Marjorie Prime at Menier Chocolate Factory review: Anne Reid is magnificent

 (Manuel Harlan)
(Manuel Harlan)

Though talky and static as a piece of drama, Jordan Harrison’s Pulitzer-nominated 2014 play is an intriguing meditation on ageing, death and Artificial Intelligence.

Dominic Dromgoole’s coolly understated production features performances to relish from the magnificent Anne Reid – the 87-year-old star of Years and Years, dinnerladies and Sanditon – and from Evening Standard Award winner Nancy Carroll, who went on after three days poleaxed by viral laryngitis.

As a sci-fi nerd I’m delighted to see a playwright think himself into the future and find a storyline expressing existential fear about AI without resorting to apocalyptic battles and killer robots. Though to be clear, I’d like to see those on stage more often, too.

Designer Jonathan Fensom presents us with a stylish, wood-lined modernist flat overlooking an ocean. Reid’s elderly Marjorie is gently chided for not eating by young Walter (Richard Fleeshman), whose bland expression and affectless speech identify him as an android. Turns out he is a construct of her dead husband, designed to stimulate her memory and therefore slow her growing dementia.

Where Walter is emotionless, merely absorbing and conveying information, Marjorie’s daughter Tess (Carroll) is a bundle of repressed anger, guilt and frustration. Tony Jayawardena as her husband Jon adds warmth and compassion to what might otherwise be an arid emotional brew.

Anne Reid (Marjorie), Nancy Carroll (Tess), Tony Jayawardena (Jon) (Manuel Harlan)
Anne Reid (Marjorie), Nancy Carroll (Tess), Tony Jayawardena (Jon) (Manuel Harlan)

The sense we’re in a future recognisably close to our present is nicely established: Marjorie is so old she “still had an iPhone” before rejecting tech, and we learn later she was born in 1977. It’s probably impossible to act the part of a robot without resorting to one cliché or another but the humanoid AIs here are at least believable: placid, reactive but still somehow unnerving.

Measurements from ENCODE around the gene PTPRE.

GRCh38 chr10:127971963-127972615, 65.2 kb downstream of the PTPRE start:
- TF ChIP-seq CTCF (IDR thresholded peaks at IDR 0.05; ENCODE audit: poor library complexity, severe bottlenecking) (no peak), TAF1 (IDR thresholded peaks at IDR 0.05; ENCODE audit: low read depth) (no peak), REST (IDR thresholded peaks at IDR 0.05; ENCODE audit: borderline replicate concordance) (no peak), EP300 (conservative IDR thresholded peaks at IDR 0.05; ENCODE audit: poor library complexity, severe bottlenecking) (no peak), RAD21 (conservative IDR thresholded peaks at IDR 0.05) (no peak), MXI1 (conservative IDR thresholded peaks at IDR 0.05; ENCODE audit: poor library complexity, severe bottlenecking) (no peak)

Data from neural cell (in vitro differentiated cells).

Though just 80 minutes long, the play has three acts, and in the second Tess is working through her unresolved issues with an AI of Marjorie. The shadow of mental ill-health as well as cognitive decline increasingly hangs over the play. The last chapter asks what it means when machines remember us better than we remember ourselves, and will outlive us: where does the ‘self’ reside then?

As well as being a prolific playwright, Harrison is a TV writer and producer whose credits include three seasons of Orange is the New Black. His writing has a small-screen minimalism here, but big thematic ambition. There are no fireworks – or lasers, or spaceships – in this futuristic drama, but much to chew on.

My father died after several years with dementia in 2020 so I appreciated Reid’s mix of beadiness and bafflement, and the flashes of mislaid personality: it’s so good to see this most subtle and knowing of actresses back on stage. Tess’s weariness and petulance is also well done, and Carroll is a trooper: I’d never have guessed she’d been ill if it hadn’t been announced beforehand. Marjorie Prime offers stimulating ideas and some great acting, but it’s not a great play.

Menier Chocolate Factory, to 6 May;